Ichoku refers to a charge meted out as a reuslt of not following an Emperor's command. It is also called Ichokuzai (literally means 'The Charge of Ichoku').
Based on the Ritsuryo law, the original purpose of the Ichoku was to apply the Charge of Ichoku to individuals who went against the procedures contained in an Imperial command, but in later years, the Ichoku changed to mean an act or behavior which signified resistance against an Imperial command or an Imperial envoy. The application of the Charge of Ichoku is thought to have been expanded according to ranks, and there was a difference in opinions of lawyers about the actual scope of application. In and after the Middle Ages, the Ichoku was understood as 'punishing all the violations against judgements issued by court nobles' (according to the book called "Satamirensho"), and by people, it is ambiguously thought to have gone against an Emperor's command. Of note, there were cases in which court nobles who were applicable to this and received a punishment equivalent to being expelled from the court noble community, such as the emperor's censure.
In Article 278 of "Kaiteiritsurei", a criminal code in the beginning Meiji Period, a charge named 'Ichokuzai' was established as an illegal act, but in line with the subsequent constitutional monarch of Emperors, accusing a person of Ichoku itself as a crime ceased.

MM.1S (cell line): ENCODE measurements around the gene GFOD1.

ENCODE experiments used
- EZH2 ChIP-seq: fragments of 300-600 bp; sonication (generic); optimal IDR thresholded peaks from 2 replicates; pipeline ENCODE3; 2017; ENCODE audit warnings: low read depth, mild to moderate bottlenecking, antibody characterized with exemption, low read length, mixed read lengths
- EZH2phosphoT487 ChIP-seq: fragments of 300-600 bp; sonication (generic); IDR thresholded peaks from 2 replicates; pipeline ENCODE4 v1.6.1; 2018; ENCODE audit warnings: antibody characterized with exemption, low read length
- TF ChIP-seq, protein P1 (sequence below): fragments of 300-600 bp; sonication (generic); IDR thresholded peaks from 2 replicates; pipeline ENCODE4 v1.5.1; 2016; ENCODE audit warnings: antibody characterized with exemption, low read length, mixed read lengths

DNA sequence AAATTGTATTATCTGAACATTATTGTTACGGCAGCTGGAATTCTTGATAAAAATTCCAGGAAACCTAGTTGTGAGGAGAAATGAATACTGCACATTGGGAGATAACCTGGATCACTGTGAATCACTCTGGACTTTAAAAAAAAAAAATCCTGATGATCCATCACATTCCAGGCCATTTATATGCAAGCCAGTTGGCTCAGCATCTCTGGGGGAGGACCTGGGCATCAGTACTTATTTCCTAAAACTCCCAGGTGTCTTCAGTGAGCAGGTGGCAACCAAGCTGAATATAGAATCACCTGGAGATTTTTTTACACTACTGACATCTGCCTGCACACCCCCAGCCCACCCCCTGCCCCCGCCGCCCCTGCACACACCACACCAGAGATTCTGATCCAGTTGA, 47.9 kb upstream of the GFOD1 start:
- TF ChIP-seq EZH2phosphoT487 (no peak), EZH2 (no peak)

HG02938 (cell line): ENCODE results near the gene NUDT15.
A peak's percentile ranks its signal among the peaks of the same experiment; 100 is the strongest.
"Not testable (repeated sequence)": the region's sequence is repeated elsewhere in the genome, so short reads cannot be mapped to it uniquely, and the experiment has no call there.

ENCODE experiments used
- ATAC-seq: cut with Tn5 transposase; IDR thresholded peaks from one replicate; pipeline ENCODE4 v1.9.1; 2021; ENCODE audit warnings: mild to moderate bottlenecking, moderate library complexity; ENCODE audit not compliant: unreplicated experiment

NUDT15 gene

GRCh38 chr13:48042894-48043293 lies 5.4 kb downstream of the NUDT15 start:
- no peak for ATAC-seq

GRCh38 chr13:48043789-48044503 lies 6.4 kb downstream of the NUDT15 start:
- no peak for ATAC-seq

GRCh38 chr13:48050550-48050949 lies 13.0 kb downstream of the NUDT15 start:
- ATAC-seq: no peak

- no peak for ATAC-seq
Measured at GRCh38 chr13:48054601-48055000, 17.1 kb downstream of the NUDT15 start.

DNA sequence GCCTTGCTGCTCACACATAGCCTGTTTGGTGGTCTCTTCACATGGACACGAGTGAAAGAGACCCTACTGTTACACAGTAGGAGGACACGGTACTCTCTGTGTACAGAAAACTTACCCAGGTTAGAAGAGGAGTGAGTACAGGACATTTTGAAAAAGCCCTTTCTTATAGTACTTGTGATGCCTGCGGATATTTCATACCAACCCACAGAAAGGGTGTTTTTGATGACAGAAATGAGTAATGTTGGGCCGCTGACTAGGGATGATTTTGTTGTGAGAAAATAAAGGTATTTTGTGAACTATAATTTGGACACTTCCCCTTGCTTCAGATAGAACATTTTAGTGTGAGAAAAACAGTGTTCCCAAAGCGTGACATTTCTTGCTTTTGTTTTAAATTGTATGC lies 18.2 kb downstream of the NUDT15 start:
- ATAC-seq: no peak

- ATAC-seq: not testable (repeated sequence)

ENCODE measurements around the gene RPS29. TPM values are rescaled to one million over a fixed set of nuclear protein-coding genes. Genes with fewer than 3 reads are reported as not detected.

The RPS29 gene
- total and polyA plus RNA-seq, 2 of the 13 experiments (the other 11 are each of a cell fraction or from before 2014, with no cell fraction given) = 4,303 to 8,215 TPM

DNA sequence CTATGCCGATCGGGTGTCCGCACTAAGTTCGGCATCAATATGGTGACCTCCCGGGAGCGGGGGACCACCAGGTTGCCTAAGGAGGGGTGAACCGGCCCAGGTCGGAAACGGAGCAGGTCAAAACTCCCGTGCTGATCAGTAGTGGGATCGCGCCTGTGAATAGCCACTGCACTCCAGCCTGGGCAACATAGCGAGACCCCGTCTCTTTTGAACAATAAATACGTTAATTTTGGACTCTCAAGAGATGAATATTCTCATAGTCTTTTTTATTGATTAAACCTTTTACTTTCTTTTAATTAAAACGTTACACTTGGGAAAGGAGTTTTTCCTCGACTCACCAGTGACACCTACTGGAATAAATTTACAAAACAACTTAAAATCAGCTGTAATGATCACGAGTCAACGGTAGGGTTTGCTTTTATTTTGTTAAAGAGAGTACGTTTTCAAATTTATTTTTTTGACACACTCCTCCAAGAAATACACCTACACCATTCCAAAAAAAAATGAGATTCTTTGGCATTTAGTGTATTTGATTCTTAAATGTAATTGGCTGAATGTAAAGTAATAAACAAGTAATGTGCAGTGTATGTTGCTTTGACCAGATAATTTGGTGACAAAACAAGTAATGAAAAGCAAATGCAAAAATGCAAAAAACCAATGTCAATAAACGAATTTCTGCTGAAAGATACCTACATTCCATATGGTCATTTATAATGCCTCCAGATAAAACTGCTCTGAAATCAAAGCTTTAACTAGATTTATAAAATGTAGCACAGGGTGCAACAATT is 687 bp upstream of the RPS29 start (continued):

In the Taisho Political Crisis, Emperor Taisho issued an imperial command that Kinmochi SAIONJI, president of Rikkenseiyukai (a political party originally organized by Hirobumi ITO) should withdraw a parliamentary motion of non-confidence against the cabinet related to the 3rd Katsura Cabinet and urge Seiyukai to collaborate with the Katsura Cabinet, but the parliamentarians of the Seiyukai made Saionji return the imperial command for the reason that the parliamentarians were the representatives of the Japanese nation (February 9, 1913.)
As a result, the Katsura Cabinet fell, and Saionji provided a resignation to step down from the president post for the reason that it was Ichokuzai, and shut himself up at home in Kyoto (February 23.)
After that, Saionji remained in Kyoto for a while in spite of the advice of Takashi HARA, etc.